MACOMB & KENT COUNTIES — These jurisdictions witnessed 192 and 180 motorcycle accidents respectively in 2019. In Macomb County, several accidents occurred around the I-696 and Mound Road area in Warren, I-696 and Van Dyke at the border of Center Line and Warren (along with other nearby intersections), and just about anywhere along the M-59 corridor from Utica going into Sterling Heights, particularly as you get close to Lakeside Mall. Kent County’s most significant motorcycle accident hotspots tend to be found along US-131, especially near the exits to Wealthy Street, Pearl Street, and Bridge Street.

All of this leads us to conclude that while motorcycles are definitely an enjoyable transportation method, riding a bike can also result in tragic, life-changing (or life-ending) accidents. If you or someone you love is the victim of a motorcycle crash due to someone’s poor driving, let us do whatever we can to help. We’re always ready to take your call at 855-MIKE-WINS(855-645-3946) or feel free to use the contact form on our website to get in touch.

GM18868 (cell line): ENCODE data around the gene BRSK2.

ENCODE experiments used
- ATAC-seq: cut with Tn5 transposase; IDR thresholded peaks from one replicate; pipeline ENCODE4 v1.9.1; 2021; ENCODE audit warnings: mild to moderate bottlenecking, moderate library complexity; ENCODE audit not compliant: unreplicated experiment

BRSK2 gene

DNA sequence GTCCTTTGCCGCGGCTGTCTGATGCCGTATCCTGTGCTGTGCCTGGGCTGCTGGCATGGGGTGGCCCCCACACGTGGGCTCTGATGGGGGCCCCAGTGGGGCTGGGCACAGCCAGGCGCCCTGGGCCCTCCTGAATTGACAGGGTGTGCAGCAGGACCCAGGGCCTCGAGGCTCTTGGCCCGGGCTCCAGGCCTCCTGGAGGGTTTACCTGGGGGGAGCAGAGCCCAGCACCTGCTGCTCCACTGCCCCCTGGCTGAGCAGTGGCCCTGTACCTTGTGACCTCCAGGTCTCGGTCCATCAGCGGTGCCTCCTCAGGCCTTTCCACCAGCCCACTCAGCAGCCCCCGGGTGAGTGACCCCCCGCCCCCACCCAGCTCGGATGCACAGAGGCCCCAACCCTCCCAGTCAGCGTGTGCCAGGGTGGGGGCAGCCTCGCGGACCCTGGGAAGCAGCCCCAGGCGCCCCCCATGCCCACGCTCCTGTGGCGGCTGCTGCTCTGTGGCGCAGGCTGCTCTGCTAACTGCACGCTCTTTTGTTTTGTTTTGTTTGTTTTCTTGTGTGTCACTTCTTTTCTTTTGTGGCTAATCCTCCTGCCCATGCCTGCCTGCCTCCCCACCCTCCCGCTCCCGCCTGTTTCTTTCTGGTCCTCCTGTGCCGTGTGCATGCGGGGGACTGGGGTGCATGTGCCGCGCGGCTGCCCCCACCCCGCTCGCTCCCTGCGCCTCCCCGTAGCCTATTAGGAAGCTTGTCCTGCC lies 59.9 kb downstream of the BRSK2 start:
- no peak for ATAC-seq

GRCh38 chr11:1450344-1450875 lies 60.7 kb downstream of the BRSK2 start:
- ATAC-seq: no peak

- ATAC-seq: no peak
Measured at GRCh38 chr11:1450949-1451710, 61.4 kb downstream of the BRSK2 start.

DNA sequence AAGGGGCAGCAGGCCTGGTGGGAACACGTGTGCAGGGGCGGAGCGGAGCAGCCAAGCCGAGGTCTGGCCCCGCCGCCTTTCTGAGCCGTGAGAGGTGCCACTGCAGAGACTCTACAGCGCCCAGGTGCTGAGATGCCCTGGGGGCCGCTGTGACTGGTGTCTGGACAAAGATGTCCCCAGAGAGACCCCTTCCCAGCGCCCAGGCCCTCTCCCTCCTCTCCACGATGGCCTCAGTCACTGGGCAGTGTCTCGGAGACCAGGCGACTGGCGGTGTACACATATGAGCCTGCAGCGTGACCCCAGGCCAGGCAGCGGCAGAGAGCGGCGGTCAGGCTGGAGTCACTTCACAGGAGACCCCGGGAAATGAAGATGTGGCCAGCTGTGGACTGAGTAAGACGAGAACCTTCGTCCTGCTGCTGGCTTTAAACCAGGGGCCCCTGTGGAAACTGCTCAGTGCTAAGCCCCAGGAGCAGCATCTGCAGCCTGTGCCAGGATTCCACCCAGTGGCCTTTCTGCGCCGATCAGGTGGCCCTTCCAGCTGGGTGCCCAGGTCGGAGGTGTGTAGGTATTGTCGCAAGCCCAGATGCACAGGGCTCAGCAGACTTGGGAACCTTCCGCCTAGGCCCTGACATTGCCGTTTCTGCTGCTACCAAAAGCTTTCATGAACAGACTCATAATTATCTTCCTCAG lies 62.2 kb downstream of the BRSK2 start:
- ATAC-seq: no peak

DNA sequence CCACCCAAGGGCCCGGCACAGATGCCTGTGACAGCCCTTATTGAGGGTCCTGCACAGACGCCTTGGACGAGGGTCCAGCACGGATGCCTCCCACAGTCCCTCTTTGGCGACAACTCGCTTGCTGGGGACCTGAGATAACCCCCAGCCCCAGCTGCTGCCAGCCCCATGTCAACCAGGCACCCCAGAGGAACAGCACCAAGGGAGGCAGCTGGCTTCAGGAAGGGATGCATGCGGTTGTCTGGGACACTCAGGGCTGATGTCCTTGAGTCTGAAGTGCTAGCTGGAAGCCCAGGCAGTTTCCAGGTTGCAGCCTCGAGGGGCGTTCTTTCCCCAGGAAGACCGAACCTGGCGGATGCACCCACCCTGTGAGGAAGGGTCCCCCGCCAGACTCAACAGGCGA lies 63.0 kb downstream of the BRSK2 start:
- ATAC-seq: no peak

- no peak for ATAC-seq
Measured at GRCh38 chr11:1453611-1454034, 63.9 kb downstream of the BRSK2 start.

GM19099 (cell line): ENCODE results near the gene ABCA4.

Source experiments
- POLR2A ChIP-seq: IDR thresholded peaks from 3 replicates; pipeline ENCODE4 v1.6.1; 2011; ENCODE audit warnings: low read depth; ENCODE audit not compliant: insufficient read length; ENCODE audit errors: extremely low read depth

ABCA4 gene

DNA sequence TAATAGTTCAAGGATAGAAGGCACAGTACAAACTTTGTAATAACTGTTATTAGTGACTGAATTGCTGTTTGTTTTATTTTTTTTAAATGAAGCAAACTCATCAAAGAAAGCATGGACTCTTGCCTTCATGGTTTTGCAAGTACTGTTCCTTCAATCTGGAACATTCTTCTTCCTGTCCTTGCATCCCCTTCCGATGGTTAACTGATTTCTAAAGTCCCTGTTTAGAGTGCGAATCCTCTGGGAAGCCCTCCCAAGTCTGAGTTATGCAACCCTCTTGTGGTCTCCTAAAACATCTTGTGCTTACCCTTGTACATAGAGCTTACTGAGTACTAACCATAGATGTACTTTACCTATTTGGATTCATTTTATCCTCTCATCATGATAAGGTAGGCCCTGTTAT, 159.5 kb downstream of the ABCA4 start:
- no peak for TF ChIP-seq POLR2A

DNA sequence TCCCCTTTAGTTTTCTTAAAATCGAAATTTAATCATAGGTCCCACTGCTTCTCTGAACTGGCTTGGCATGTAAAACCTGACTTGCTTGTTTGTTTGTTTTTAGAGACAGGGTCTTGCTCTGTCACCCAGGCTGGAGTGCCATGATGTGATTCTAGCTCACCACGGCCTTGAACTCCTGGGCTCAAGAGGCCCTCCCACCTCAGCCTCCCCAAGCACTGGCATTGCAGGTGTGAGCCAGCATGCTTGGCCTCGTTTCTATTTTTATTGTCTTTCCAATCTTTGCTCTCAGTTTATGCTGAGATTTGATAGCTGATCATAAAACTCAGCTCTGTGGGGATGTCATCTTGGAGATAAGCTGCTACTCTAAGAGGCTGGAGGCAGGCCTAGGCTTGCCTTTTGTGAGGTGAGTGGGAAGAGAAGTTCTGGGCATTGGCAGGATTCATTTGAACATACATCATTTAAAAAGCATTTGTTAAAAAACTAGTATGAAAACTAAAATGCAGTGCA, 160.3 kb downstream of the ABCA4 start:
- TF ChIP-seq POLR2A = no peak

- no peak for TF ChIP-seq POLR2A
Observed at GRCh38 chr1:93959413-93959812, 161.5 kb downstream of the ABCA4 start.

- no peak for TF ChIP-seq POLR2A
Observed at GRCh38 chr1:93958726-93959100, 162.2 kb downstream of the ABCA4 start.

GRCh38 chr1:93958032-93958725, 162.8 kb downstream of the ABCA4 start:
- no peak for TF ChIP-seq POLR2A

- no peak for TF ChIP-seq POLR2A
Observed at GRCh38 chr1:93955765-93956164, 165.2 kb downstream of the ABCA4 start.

A History of Deadly Michigan Motorcycle Accidents — and How to Avoid Joining  Their Ranks

Content checked by Mike Morse, personal injury attorney with Mike Morse Injury Law Firm. Mike Morse is the founder of Mike Morse Law Firm, the largest personal injury law firm in Michigan. Since being founded in 1995, Mike Morse Law Firm has grown to 150 employees, served 25,000 clients, and collected more than $1 billion for victims of auto, truck and motorcycle accidents. The main office is in Southfield, MI but you can also find us in Detroit, Sterling Heights and many other locations.